Common Mistake #4: Netting interest income and interest expense before determining the amount of expense subject to apportionment.

This one might seem a little basic, but it is not uncommon for taxpayers to record interest income and interest expense on the same line in their financial statements. The regulations define interest expense very broadly and do not allow any of the expense to be offset by interest income before apportionment. So, if you are a taxpayer that has inadvertently made this error, you are not alone.

Common Mistake #5: Increasing both the third-party debt of the U.S. taxpayer and the loans to related controlled foreign corporations (CFCs) without considering the “CFC netting rule.”

The CFC netting rule is contained in Treasury Regulation Section 1.861-10(e). The computations under this provision include many definitions and may be confusing or cumbersome. Although the regulations contain certain safe harbors, most companies that have significant debt between the U.S. group and their foreign affiliates will need to make at least some computations to determine whether a portion of their foreign-source intercompany interest income could be resourced to U.S.-source income under this provision.

Common Mistake #6: Improperly computing the amount of assets for the apportionment base.

The mistakes in this area depend upon the valuation method elected by the taxpayer, but a few common ones include:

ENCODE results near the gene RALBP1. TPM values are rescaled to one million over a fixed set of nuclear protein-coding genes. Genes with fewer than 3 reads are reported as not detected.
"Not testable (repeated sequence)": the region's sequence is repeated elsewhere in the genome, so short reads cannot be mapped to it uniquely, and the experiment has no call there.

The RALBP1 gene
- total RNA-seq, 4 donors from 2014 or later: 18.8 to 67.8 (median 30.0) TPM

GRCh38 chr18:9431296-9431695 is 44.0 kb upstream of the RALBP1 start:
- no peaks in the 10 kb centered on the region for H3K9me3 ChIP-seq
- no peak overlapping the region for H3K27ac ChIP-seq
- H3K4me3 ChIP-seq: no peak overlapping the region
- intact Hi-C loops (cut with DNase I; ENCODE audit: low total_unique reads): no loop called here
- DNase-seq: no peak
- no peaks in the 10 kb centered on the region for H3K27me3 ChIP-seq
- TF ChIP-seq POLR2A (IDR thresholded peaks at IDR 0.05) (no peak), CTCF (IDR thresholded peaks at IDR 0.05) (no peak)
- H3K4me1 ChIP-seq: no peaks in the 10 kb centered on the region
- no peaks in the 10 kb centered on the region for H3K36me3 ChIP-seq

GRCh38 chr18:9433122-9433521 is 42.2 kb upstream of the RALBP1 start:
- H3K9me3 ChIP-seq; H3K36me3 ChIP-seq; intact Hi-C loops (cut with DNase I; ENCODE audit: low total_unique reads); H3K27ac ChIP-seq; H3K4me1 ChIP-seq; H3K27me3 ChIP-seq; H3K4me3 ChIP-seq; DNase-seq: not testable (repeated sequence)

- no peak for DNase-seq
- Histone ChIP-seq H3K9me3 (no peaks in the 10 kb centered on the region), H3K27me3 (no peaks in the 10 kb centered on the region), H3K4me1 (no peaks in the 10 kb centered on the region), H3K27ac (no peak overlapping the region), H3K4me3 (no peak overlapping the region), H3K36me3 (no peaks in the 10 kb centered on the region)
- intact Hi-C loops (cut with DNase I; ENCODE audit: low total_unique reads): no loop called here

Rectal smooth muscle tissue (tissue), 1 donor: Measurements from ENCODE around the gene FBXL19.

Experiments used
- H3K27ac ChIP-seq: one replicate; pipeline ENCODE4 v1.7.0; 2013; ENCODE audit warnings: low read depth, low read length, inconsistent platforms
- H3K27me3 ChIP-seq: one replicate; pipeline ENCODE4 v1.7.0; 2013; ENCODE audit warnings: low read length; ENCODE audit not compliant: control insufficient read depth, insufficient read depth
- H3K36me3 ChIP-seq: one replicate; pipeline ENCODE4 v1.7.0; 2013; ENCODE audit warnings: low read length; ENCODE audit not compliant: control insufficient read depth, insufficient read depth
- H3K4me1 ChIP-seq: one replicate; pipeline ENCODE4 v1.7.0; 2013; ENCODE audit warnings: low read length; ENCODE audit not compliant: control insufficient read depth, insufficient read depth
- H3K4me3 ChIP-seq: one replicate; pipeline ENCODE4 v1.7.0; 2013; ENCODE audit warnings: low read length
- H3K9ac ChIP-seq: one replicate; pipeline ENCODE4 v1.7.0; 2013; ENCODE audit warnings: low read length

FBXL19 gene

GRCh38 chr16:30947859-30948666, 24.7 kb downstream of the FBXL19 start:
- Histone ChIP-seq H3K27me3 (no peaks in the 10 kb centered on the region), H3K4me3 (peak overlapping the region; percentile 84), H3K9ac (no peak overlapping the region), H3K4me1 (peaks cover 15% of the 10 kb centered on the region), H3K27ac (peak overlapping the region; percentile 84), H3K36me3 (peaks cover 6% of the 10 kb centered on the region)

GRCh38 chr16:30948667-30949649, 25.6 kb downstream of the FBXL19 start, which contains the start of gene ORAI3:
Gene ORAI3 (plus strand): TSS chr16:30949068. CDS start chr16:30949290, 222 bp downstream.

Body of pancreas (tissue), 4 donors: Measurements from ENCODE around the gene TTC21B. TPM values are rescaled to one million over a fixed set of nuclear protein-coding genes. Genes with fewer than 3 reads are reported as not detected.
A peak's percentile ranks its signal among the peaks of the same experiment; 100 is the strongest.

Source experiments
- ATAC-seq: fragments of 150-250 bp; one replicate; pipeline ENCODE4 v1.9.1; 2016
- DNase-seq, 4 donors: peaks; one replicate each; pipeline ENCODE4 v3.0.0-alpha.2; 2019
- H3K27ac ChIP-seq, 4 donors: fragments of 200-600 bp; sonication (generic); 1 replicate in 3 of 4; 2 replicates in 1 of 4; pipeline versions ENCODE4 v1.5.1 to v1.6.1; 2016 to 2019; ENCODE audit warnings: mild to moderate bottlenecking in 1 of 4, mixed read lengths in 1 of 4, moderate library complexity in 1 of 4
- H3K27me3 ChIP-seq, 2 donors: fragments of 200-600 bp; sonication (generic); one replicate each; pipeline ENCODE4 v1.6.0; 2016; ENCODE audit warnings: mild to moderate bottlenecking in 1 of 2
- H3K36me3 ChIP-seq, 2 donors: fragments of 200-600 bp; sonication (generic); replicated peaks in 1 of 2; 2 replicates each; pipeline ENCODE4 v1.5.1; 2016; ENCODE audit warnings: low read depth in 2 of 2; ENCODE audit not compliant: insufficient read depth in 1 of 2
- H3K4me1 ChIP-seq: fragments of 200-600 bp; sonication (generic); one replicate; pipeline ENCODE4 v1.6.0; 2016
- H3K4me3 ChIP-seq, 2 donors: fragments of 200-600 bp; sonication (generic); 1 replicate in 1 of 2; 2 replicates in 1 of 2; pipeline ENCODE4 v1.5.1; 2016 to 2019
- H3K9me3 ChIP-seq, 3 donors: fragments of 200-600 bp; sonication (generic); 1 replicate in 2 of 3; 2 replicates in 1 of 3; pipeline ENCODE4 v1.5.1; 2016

• Using book basis to compute assets as opposed to either the tax basis or fair market value, if applicable;
  • Not including a portion of the assets used to generate IRC Section 863(b) income as foreign assets;
  • Including assets that either do not produce income or produce tax-exempt income in the apportionment fraction; and
  • Including the improper asset value of a related entity (e.g., use of the investment in a greater than 10 percent owned partnership rather than the partner’s pro rata share of the partnership assets).

Common Mistake #7: Limiting the amount of R&E subject to allocation and apportionment to “qualifying research expenses” used in the computation of the R&D credit under IRC Section 41.

Section 861 regulations require taxpayers to allocate and apportion research and experimental (R&E) expenses currently deductible under IRC Section 174. Because the amount of Section 174 expenses generally is greater than the amount of qualifying research expenses under Section 41, this mistake likely results in an understatement of expenses allocated and apportioned to foreign-source income.

Common Mistake #8: Not including relevant sales of uncontrolled parties in the apportionment base.

Although this may seem a little far-reaching, the R&E expense apportionment regulations require taxpayers to include product sales of “uncontrolled parties” in their apportionment fraction if the uncontrolled party (1) purchased or licensed intangible property from the taxpayer and (2) “can reasonably be expected to benefit directly or indirectly” from the R&E expense connected with the product category being apportioned. If the taxpayer does not know the sales amount of the uncontrolled party, the regulations require the taxpayer to make a computation to reasonably estimate the needed amount.

Common Mistake #9: Allocating state income taxes to U.S.-source income.